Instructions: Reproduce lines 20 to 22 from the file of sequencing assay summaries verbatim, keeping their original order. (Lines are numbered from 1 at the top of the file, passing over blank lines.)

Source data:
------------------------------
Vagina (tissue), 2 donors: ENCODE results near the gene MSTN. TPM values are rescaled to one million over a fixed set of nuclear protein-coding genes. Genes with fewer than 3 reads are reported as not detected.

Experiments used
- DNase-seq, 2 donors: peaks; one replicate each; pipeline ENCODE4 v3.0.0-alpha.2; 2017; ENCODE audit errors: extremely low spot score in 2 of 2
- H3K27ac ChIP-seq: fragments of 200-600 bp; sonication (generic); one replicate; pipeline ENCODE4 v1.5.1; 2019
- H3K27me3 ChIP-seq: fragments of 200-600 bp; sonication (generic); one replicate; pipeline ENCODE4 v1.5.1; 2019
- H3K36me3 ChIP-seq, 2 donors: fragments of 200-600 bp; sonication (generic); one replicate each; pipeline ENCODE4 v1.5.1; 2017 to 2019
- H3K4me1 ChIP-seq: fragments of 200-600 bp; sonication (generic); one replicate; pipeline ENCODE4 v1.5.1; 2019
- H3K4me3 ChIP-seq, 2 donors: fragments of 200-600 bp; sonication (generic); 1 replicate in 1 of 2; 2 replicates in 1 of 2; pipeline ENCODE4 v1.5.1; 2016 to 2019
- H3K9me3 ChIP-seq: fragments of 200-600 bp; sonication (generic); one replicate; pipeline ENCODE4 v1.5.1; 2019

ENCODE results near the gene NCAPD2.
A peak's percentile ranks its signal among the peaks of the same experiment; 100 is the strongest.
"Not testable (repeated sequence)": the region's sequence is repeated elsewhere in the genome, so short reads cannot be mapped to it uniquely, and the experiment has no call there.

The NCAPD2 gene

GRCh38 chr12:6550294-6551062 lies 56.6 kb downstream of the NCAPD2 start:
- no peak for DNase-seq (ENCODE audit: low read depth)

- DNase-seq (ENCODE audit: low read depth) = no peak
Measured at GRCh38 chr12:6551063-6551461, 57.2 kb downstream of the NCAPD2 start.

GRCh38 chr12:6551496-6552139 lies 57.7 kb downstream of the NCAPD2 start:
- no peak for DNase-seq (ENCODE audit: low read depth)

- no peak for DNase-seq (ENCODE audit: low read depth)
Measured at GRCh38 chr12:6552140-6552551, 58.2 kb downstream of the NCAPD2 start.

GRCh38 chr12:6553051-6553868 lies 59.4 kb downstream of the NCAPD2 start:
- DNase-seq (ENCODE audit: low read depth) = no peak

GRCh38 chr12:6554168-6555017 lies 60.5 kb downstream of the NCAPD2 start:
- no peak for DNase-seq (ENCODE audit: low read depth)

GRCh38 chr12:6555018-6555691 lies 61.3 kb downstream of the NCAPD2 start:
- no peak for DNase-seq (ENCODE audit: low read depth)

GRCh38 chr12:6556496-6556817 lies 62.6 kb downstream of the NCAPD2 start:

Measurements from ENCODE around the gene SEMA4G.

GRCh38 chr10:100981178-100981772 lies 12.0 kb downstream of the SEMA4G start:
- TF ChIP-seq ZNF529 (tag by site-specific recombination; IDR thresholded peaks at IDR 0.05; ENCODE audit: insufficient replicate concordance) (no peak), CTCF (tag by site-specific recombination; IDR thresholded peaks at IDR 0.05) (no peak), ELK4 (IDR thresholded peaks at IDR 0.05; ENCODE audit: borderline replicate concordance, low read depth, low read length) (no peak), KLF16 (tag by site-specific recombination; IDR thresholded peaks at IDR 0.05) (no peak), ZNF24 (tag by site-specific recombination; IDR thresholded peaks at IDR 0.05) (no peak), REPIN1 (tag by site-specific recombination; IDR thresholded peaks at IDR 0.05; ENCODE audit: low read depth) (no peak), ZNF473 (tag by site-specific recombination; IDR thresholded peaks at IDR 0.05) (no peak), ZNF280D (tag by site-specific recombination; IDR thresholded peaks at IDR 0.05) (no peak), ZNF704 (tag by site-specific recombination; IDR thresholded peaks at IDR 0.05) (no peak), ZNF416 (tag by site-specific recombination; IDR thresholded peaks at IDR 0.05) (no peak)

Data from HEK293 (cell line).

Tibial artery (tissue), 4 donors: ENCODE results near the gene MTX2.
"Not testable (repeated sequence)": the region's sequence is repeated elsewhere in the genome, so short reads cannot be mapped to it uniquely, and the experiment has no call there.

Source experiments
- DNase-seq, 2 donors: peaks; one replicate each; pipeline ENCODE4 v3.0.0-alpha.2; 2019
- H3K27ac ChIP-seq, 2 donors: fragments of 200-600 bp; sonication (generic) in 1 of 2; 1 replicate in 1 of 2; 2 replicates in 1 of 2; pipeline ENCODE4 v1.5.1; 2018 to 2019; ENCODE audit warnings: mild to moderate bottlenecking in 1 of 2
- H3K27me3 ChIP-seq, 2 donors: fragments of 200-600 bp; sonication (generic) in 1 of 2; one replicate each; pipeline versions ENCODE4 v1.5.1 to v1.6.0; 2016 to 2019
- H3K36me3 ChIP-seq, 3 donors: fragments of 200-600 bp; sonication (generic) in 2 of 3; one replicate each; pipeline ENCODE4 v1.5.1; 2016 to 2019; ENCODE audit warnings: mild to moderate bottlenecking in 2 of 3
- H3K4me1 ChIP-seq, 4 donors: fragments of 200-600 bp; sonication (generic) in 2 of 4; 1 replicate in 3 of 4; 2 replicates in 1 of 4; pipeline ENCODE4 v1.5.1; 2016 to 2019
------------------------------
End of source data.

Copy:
- no peak for DNase-seq (ENCODE audit: low read depth)
Measured at GRCh38 chr12:6552140-6552551, 58.2 kb downstream of the NCAPD2 start.

GRCh38 chr12:6553051-6553868 lies 59.4 kb downstream of the NCAPD2 start: